Belfast Telegraph

Ryanair cancels 600 flights next week leaving 100,000 passengers facing disruption

Ryanair plane at airport
Ryanair plane at airport
Ryanair boss Michael O'Leary

By Anne-Marie Walsh

Up to 100,000 Ryanair passengers face disruption as the budget airline grounds 600 European flights next week due to cabin crew strikes.

The carrier, which is one of Europe's largest airlines, made the dramatic announcement that it will cancel 12% of its daily flights across the continent.

A total of 300 of its 2,400 scheduled flights will not take off each day next Wednesday and Thursday, as cabin crew mount pickets in Spain, Portugal and Belgium.

Some 12% of the airline's customers will be affected by the 48-hour industrial action by the crew who want "fair" pay and better terms and conditions.

The news comes as up to 8,000 passengers from Ireland will already be hit this week and next, as the airline's Dublin-based pilots are set to mount another two stoppages.

In addition, it was announced last night that a number of flights to and from Spain, Portugal and Belgium will be cancelled due to the strikes by cabin crew on two days next week.

The airline is cancelling 24% of its flights to and from Spain, 27% of flights to and from Portugal and 31% of flights to and from Belgium on the two days.

It is not known if flights to and from these popular holiday destinations to Irish airports will be affected.

A Ryanair spokesperson did not respond to a request for clarification on this matter last night. But the airline said it was contacting affected passengers, and it was seeking to minimise disruption to its customers from the "unnecessary" strikes.

Ryanair's chief marketing officer Kenny Jacobs apologised to customers. "Given that Ryanair cabin crew enjoy great pay - up to €40,000 per annum (in countries with high youth unemployment) - industry leading rosters (14 days off each month), great sales commissions, uniform allowances and sick pay, these strikes are entirely unjustified," he said.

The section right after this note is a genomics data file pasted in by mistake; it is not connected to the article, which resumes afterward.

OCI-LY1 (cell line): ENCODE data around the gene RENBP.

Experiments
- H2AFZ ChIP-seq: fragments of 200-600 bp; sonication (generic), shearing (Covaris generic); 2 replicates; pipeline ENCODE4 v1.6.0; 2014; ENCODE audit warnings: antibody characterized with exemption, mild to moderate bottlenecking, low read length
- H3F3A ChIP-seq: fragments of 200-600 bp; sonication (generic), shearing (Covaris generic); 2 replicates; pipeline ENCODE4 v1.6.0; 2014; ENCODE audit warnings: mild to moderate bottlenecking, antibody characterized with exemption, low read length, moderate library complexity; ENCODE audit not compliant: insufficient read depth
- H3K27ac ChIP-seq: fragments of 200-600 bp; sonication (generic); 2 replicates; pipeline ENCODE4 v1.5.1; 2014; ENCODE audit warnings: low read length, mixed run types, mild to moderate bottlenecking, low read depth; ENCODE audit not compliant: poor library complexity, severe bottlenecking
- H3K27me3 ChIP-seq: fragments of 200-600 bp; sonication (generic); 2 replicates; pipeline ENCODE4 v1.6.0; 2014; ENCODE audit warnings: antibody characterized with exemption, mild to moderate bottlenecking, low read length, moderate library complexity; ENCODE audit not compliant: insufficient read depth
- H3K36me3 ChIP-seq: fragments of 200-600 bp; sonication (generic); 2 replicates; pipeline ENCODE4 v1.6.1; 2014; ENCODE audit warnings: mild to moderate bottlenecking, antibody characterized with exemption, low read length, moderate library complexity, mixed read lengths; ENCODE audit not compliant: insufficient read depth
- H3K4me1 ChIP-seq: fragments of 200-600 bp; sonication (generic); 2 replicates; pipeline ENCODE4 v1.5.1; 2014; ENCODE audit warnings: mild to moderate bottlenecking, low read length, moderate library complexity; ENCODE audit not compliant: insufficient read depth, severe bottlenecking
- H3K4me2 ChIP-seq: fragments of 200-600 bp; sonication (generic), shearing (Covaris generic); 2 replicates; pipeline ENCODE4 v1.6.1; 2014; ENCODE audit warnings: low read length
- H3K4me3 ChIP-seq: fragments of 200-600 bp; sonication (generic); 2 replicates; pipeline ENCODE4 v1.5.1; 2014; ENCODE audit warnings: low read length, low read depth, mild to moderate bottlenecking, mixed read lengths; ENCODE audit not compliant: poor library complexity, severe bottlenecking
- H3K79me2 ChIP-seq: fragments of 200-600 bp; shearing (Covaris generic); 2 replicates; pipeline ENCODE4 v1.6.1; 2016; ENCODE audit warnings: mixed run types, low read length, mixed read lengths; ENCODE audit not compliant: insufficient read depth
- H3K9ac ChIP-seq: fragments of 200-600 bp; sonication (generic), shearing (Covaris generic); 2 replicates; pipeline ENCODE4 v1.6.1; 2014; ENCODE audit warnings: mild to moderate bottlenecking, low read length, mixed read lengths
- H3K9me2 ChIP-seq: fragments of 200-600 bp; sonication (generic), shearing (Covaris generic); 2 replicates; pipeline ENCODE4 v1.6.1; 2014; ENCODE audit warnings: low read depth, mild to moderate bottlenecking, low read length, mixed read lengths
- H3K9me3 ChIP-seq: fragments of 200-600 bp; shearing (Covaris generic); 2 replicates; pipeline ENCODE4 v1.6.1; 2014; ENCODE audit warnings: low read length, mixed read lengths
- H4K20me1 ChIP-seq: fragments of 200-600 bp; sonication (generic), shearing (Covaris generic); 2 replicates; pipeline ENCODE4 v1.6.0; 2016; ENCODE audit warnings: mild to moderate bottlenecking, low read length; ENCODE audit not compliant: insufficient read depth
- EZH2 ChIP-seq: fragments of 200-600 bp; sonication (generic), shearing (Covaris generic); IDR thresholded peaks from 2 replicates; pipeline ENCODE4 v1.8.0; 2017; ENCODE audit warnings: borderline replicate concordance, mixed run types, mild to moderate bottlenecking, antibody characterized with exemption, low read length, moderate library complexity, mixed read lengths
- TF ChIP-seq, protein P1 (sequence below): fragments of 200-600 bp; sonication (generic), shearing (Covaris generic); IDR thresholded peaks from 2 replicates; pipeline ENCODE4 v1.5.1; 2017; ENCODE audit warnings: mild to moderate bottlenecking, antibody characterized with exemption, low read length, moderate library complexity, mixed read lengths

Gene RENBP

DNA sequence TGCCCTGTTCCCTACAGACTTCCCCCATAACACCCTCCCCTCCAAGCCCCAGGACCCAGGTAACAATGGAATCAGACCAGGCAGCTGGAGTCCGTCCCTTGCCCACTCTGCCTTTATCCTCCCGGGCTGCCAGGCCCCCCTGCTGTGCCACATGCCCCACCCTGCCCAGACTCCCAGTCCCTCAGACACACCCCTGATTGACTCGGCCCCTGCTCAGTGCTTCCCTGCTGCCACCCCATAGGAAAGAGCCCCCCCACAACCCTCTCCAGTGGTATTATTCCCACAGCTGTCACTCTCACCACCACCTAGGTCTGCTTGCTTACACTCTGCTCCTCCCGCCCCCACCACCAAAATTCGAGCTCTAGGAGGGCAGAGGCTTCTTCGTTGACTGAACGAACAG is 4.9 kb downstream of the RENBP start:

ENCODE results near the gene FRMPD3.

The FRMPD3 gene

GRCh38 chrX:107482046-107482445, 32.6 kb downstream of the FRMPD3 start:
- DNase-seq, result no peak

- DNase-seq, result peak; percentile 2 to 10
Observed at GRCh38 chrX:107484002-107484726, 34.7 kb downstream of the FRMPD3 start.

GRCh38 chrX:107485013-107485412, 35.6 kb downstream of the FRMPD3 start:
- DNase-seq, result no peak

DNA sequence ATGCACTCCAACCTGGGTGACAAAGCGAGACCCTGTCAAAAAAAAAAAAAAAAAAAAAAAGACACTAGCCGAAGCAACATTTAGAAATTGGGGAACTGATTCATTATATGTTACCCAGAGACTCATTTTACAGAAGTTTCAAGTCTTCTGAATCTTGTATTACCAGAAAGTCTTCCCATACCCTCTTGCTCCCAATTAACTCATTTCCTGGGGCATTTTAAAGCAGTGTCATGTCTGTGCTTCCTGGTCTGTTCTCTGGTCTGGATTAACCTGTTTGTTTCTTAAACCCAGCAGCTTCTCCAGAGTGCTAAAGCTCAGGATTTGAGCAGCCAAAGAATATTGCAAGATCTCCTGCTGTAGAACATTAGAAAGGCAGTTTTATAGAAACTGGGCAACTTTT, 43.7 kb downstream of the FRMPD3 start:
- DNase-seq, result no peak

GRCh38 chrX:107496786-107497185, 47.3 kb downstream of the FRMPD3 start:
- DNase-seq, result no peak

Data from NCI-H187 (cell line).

He said the industrial action will achieve nothing other than to disrupt family holidays and benefit competitors in Belgium, Portugal and Spain.

The airline is suffering a turbulent period as pilots mounted their first strike in the history of the airline last week. They are planning a second stoppage tomorrow and another next Tuesday and their union is not ruling out ramping up the industrial action.

A total of 24 flights between the Republic and the UK have been cancelled tomorrow, and a similar number are likely to be affected during the third strike next week. Talks between both sides took place yesterday - but there was no breakthrough.

Fórsa spokesperson Niall Shanahan said the discussions - attended by the General Secretary of the Irish Congress of Trade Unions, Patricia King - were "useful" and the union would seek another meeting.

When asked about further disruption, he said: "I don't want to predict beyond the notice that's already been announced."

As it stands, tomorrow's strike is likely to go ahead, and there is another scheduled to take place next Tuesday. There was "no material change" to the situation, he said, and still "some considerable distance" between the parties.

Pilots want a 'seniority' system to be rolled out, to give those with the longest service first call on holidays, promotions and transfers.

Belfast Telegraph